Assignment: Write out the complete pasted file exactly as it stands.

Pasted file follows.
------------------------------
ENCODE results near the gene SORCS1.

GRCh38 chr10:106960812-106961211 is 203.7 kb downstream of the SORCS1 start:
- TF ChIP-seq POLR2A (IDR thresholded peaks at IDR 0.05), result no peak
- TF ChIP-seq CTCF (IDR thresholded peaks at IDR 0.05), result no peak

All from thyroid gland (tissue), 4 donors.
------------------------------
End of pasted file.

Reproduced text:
ENCODE results near the gene SORCS1.

GRCh38 chr10:106960812-106961211 is 203.7 kb downstream of the SORCS1 start:
- TF ChIP-seq POLR2A (IDR thresholded peaks at IDR 0.05), result no peak
- TF ChIP-seq CTCF (IDR thresholded peaks at IDR 0.05), result no peak

All from thyroid gland (tissue), 4 donors.